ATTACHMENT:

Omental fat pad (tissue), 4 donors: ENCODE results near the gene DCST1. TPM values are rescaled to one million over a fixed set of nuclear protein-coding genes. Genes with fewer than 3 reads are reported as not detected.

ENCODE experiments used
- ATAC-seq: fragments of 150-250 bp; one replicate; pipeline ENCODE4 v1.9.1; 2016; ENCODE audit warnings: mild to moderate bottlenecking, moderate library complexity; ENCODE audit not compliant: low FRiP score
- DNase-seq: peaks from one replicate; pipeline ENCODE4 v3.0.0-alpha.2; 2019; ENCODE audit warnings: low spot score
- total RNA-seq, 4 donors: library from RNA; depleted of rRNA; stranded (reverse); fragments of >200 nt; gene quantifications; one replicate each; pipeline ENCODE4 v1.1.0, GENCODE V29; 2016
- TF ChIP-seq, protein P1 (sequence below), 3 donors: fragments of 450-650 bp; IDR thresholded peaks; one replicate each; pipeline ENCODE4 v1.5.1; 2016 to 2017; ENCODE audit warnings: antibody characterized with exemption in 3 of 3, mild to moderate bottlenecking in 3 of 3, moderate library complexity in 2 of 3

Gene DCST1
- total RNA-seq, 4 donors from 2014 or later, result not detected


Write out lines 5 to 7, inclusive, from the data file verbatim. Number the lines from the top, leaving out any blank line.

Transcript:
- total RNA-seq, 4 donors: library from RNA; depleted of rRNA; stranded (reverse); fragments of >200 nt; gene quantifications; one replicate each; pipeline ENCODE4 v1.1.0, GENCODE V29; 2016
- TF ChIP-seq, protein P1 (sequence below), 3 donors: fragments of 450-650 bp; IDR thresholded peaks; one replicate each; pipeline ENCODE4 v1.5.1; 2016 to 2017; ENCODE audit warnings: antibody characterized with exemption in 3 of 3, mild to moderate bottlenecking in 3 of 3, moderate library complexity in 2 of 3

Gene DCST1